Green protocols can reduce radiology department energy consumption

Substituting less energy-consuming ultrasound for x-ray or CT reduced energy use by as much as 8% during diagnostic radiology processes and 31.2% during indirect radiology department activities, according to findings of a pilot study presented on 1 March at ECR 2024.

The green project conducted by radiographers at the European Institute of Oncology in Milan and nearby Hospital of Legnano saved an estimated €12,000, said Andrea Masperi, who presented the details. Masperi and colleagues conducted the study between January 2023 and June 2023.

"Despite a few studies on this specific subject, it has emerged that the environmental impact of hospital radiology is not only influenced by the use of large equipment but also by the different elements involved in the whole process of radiology," Masperi said in the talk. "The purpose of this study was to estimate the energy impact in the radiology department and implement a sustainable solution in a testing period and evaluate the impact."

As it has been noted in previous radiology department energy research, substantial amounts of energy are spent when scanners are in an idle state. Masperi and colleagues monitored each unit of power use with radiology equipment on, on standby, and off, then determined the amount of energy consumption for each state; they calculated analysis mapped activities and energy consumption of IFCs and CFCs for daytime x-ray, MRI, and CT. Energy consumption based on the average power declared by the equipment manufacturers and the duration of both active and inactive periods. The team considered unit were considered inefficient if the idle consumption exceeded over 30% of the total consumption.

Andrea Masperi of the European Institute of Oncology in Milan presented findings of a green radiology pilot study for sustainable radiology at ECR 2024.Andrea Masperi of the European Institute of Oncology in Milan presented findings of a green radiology pilot study for sustainable radiology at ECR 2024.

The project's first stage involved a review of the radiology department and the categorization of departmental functional units into imaging function categories (IFCs) directly contributing to the diagnostic process, such as CT and MRI, and complementary function categories (CFCs) that indirectly affect energy consumption, such as the reporting workstation. Stage two consisted of a retrospective review of exams performed and their timing.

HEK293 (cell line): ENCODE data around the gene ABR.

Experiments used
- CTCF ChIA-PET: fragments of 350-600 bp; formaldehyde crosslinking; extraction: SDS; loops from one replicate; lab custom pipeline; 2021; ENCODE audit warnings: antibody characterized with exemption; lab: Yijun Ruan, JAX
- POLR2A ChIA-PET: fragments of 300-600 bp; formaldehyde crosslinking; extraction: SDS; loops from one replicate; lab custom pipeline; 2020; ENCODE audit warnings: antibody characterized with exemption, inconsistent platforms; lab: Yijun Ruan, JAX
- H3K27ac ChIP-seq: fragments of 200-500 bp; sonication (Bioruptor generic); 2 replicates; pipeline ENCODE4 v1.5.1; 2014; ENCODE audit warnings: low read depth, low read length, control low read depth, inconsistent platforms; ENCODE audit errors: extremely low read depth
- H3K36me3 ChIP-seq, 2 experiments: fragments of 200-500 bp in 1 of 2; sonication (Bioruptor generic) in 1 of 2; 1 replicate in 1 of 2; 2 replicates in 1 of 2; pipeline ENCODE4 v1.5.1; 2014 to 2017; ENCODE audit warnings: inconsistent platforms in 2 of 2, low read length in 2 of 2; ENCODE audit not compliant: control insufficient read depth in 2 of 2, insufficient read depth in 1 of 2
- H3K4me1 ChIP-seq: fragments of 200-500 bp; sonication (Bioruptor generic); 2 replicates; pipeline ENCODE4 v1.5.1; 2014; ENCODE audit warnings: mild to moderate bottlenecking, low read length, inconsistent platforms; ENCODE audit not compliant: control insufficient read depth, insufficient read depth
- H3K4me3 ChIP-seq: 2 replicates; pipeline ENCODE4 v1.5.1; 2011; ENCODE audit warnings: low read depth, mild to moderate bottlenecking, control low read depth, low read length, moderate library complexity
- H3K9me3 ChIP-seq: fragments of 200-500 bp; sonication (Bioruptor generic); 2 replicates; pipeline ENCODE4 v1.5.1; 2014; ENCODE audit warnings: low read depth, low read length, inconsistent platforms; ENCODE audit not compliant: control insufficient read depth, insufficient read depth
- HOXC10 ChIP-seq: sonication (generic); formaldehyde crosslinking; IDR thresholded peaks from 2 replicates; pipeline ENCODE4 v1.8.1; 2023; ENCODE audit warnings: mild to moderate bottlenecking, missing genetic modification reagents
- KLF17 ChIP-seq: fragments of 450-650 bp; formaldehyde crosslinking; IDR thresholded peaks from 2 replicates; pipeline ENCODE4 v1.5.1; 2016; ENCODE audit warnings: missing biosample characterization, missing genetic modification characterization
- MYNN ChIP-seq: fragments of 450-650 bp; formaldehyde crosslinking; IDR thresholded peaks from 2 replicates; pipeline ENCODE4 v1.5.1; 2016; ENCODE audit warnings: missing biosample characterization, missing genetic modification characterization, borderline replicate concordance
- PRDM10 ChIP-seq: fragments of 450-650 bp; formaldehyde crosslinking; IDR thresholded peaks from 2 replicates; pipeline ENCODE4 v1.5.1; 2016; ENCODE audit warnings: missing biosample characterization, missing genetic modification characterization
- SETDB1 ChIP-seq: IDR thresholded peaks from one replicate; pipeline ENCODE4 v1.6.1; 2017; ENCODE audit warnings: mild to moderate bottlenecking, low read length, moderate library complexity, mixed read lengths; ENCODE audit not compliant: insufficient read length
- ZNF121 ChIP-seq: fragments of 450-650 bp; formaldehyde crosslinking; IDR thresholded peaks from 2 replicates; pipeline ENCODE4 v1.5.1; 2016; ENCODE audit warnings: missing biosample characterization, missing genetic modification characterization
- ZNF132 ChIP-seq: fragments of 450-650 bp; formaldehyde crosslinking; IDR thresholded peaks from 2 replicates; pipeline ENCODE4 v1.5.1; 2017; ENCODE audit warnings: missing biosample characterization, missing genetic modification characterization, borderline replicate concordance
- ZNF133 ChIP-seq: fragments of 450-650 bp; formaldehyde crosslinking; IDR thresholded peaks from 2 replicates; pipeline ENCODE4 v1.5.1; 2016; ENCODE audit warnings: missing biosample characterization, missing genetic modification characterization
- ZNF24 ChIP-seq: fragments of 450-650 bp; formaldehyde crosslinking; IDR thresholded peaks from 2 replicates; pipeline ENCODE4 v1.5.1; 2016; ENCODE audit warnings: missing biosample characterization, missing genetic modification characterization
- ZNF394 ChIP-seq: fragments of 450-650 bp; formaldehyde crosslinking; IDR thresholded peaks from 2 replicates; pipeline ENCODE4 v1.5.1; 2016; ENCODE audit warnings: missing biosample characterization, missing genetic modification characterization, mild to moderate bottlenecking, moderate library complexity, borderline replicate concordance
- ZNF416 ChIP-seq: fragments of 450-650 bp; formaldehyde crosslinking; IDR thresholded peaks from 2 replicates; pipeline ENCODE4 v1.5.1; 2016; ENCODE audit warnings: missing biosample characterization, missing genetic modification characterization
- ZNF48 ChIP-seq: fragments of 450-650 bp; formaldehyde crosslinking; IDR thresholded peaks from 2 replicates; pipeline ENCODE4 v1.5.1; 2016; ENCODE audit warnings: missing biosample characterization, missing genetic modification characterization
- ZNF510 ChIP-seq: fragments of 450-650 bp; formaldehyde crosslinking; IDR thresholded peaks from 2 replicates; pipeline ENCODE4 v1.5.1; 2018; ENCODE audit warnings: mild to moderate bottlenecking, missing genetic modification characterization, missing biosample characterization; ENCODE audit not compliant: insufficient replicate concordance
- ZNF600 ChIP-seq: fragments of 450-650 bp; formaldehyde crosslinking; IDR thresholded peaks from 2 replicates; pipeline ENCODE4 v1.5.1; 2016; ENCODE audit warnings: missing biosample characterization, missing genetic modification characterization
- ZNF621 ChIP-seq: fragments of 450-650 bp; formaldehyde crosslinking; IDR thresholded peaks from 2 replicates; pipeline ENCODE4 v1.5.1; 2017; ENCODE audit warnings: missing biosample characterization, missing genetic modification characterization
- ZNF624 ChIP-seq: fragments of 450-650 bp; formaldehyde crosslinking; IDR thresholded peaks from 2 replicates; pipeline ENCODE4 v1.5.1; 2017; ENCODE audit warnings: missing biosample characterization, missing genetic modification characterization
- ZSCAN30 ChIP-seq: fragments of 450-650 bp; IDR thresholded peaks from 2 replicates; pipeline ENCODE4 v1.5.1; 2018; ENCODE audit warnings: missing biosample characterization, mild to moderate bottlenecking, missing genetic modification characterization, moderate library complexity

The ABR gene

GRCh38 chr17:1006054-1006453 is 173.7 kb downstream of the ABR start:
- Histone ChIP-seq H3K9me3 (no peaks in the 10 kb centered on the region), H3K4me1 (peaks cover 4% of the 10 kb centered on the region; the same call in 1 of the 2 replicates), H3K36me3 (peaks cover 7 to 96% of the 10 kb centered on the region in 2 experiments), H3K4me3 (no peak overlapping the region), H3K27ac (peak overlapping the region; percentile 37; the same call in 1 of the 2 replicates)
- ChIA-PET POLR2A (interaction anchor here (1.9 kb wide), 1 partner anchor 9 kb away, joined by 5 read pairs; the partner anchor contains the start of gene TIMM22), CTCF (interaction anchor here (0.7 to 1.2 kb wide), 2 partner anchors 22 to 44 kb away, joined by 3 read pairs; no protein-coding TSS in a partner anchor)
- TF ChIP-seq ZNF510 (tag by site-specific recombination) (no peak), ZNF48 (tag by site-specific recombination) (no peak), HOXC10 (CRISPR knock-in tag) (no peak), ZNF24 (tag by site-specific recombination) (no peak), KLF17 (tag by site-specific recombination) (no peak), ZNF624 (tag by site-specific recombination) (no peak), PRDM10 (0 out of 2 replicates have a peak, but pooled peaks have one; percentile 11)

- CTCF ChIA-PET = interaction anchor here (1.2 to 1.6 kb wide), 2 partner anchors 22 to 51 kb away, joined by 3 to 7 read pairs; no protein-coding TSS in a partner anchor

The study included four interventions:

  • Diagnostics activities for critical IFCs were reallocated by redistributing exams during fixed days or by scheduling patients differently by locating slots per patient instead of per anatomical region.
  • Consumption was optimized for critical CFCs in relation to activity and idle times, and on and off phases.
  • The group developed a "green imaging review" for patients accessing the emergency room.
  • The green pilot program included training staff and developing an "energy scorecard."

During the test period between May and July 2023, the team implemented the program and monitored critical IFCs and CFCs for energy consumption as well as the impact of the green imaging review. First results showed a reduction of 8% for IFCs and a reduction of 31.2% for total CFCs, while demonstrating an increase in diagnostic activity of 11.8%, Masperi said.

The green review retrospectively analyzed radiological examinations of 41 of 156 patients with abdominal pain for which the radiology department was able to reduce energy consumption using alternative imaging modalities -- primarily substituting ultrasound for standard imaging such as x-ray or CT -- by 378.1 kilowatts per patient, Masperi said.

"Identifying inefficiencies and noncompliant devices (with European energy guidelines) is possible, so involving radiographers and energy reports could save energy, money, and assist in quality," Masperi concluded, suggesting future research use manufacturers' environmental declarations to assess CO2 emissions.

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